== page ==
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Old 24-01-2011, 05:26 AM
Posts: n/a
Hi Windwhistle,

Good questions. Have you read from the site On this page, they have links to the major world religions. Click on Taoism/Daoism, Buddhism, and you may also wish to read up on Confucianism.

From what I understand, there often wasn't a distinct line drawn for natives - meaning they didn't refer to themselves strictly as Buddhist, Taoist, or what-have-you. Locals often crossed, mixed and matched, between their local religious traditions and other teachings. In Japan, for example, one person may practice all three: Buddhism, Taoism, and Shinto. So don't feel too bad if you can't quite sort your own feelings out. It isn't easy - and may not be entirely necessary. Sometimes these aren't referred to as "religions" but more a way of life.


Also, within Buddhism, there are as many differences between the types of Buddhists as there are differences between the types of Christians. These buddhists share the same core, but the differences can still be surprising.

If I remember correctly, there are three main divisions: (quoting another source - not my opinions here)

Theravada Buddhism
this is the first and the southern Buddhism that the word comes from pali language which means that “the Doctrine of the Elders”. Their biggest aim is to use the meditation to train mind, and to encourage freedom of the mind from suffering. This kind or freedom suffering will allow you to reach the greatest spiritual goal the Nirvana. Theravada Buddhism is the only surviving school from the earliest years of Buddhism.

Mahayana Buddhism
This is Buddhism in eastern Buddhism. This section only teaches the Pali Canon, this is the religious text in Theravada Buddhism but it also includes additional texts beliefs. This type of Buddhism believes that the person must practice universal compassion, and that is the altruistic quest of the Bodhisattva to attain the “Awakened Mind” of Buddha hood. This has also the level of mysticism involved.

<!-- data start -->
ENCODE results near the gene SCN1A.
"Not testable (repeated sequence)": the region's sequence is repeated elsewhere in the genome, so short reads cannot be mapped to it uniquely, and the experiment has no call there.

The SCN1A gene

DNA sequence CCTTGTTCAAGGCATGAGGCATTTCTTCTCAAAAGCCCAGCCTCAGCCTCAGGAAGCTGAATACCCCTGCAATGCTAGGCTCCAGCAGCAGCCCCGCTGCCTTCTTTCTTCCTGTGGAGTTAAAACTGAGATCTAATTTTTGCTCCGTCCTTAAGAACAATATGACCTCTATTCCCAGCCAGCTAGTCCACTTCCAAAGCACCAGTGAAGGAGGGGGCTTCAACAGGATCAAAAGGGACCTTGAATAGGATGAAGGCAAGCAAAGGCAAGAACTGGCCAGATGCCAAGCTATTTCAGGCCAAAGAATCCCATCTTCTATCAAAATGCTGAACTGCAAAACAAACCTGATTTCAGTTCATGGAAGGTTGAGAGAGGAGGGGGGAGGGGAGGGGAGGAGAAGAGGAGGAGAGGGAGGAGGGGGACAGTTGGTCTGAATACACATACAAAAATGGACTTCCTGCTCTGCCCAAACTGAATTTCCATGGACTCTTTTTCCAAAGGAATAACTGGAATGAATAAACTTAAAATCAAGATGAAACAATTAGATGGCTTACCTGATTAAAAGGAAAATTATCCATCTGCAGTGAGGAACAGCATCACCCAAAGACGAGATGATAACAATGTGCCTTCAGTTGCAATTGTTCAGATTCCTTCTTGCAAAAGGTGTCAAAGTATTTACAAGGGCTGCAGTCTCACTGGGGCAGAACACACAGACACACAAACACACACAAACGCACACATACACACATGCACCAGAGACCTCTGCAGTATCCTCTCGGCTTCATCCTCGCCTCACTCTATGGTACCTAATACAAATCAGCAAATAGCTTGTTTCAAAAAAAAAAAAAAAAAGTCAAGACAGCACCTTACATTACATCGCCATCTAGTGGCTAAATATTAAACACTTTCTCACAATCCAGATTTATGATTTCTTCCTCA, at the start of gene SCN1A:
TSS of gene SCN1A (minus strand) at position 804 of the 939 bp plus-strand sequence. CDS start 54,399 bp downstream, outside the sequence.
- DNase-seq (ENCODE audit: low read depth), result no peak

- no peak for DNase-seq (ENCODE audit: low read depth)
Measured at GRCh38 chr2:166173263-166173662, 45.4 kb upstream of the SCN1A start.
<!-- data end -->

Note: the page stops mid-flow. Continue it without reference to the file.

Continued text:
Tibetan Buddhism
This is the third type of Buddhism that was located in the Northern. This type of Buddhism is also considered to be a type of Mahayana Buddhism, but this was also embraces other teachings, texts, and practices that some are not seen in the eastern type. This is also sometimes called Tantric Buddhism or Vajrayana and this was uses both Mahayana and Theraveda scriptures.

How come all the great saints, saviors, enlightened beings are always men?

At risk of upsetting some, I believe it isn't that there were no women of importance who were spiritually significant, but that possibly (depending upon which religion you're looking at) there may have been info "left out" about important women by various human authorities who did the editing and disseminating of information. I sure hope this doesn't get me flamed, but I believe women were and are just as vital spiritually as men. By the way, google about Archangel Gabriel - you may find Gabriel has been sometimes thought to be female, but more often interpreted and referred to as male.

Hope this is of some help.
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